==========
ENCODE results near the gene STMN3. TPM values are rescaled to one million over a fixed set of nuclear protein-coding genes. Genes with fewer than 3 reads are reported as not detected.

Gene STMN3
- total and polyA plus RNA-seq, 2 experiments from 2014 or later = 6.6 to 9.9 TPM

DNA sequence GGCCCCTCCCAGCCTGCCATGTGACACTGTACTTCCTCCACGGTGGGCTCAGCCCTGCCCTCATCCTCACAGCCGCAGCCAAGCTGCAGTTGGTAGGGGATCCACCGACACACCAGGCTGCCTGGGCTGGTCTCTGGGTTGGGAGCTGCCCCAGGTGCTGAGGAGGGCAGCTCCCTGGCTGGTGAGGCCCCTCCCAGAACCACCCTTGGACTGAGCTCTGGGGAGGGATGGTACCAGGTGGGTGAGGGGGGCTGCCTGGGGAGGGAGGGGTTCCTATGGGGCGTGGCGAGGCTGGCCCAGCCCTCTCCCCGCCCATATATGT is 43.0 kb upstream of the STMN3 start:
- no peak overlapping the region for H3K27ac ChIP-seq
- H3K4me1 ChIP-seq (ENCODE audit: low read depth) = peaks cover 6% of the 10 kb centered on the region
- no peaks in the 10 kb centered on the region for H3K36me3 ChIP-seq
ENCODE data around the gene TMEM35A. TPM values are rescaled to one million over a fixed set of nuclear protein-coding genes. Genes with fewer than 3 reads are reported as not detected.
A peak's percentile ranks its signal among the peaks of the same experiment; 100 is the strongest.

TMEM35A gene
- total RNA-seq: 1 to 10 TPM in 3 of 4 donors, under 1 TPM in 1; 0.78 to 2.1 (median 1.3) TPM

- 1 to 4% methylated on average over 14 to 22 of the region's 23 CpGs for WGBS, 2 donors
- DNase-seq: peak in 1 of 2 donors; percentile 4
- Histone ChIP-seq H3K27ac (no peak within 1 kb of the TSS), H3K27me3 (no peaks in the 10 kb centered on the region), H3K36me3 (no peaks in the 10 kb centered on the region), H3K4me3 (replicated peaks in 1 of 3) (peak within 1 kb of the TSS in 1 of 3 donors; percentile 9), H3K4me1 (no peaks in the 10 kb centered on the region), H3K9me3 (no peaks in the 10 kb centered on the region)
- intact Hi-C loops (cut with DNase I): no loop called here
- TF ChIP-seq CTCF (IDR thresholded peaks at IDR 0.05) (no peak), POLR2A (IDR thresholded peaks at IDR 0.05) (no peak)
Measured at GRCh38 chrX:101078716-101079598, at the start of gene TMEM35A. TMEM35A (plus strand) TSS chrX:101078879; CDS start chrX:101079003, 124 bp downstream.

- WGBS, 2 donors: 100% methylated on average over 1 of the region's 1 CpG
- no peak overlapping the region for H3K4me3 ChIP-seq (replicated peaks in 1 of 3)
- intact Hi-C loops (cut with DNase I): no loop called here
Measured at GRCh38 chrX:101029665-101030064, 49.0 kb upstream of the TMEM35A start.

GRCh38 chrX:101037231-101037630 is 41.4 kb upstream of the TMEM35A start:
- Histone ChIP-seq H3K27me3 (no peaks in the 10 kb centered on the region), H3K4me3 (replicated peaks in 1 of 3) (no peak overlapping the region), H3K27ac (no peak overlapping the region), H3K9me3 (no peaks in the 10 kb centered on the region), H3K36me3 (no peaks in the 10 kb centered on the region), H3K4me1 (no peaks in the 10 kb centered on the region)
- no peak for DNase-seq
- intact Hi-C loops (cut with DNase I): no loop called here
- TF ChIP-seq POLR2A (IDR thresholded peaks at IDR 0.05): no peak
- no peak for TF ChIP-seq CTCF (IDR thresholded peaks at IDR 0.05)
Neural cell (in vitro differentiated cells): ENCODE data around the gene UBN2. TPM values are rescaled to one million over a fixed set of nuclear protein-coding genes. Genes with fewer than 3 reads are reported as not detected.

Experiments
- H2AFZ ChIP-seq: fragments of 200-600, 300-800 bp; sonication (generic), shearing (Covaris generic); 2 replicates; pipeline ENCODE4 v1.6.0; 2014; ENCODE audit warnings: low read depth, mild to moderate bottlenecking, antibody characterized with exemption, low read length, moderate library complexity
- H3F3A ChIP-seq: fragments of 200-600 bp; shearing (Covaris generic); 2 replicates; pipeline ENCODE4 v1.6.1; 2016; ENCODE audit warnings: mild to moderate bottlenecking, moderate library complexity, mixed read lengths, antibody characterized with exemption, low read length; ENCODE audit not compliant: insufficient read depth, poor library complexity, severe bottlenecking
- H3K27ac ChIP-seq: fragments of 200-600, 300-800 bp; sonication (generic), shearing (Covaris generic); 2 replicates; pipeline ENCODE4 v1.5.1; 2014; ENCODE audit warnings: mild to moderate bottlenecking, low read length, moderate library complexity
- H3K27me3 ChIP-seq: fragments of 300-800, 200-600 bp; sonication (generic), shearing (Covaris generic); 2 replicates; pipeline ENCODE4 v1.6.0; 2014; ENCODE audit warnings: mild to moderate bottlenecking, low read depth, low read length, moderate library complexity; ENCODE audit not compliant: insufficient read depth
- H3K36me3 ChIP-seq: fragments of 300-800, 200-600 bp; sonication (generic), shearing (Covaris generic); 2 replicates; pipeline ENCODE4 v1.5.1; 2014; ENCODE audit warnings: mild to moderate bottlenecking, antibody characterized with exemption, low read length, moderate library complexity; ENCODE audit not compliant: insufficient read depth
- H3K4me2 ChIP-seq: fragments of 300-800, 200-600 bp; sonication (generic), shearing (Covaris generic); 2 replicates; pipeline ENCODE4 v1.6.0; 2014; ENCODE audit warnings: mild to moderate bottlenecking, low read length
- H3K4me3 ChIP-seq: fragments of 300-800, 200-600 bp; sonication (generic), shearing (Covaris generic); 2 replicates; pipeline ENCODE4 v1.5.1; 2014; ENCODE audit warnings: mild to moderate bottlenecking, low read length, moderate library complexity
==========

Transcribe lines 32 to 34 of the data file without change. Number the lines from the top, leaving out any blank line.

- H3K27ac ChIP-seq: fragments of 200-600, 300-800 bp; sonication (generic), shearing (Covaris generic); 2 replicates; pipeline ENCODE4 v1.5.1; 2014; ENCODE audit warnings: mild to moderate bottlenecking, low read length, moderate library complexity
- H3K27me3 ChIP-seq: fragments of 300-800, 200-600 bp; sonication (generic), shearing (Covaris generic); 2 replicates; pipeline ENCODE4 v1.6.0; 2014; ENCODE audit warnings: mild to moderate bottlenecking, low read depth, low read length, moderate library complexity; ENCODE audit not compliant: insufficient read depth
- H3K36me3 ChIP-seq: fragments of 300-800, 200-600 bp; sonication (generic), shearing (Covaris generic); 2 replicates; pipeline ENCODE4 v1.5.1; 2014; ENCODE audit warnings: mild to moderate bottlenecking, antibody characterized with exemption, low read length, moderate library complexity; ENCODE audit not compliant: insufficient read depth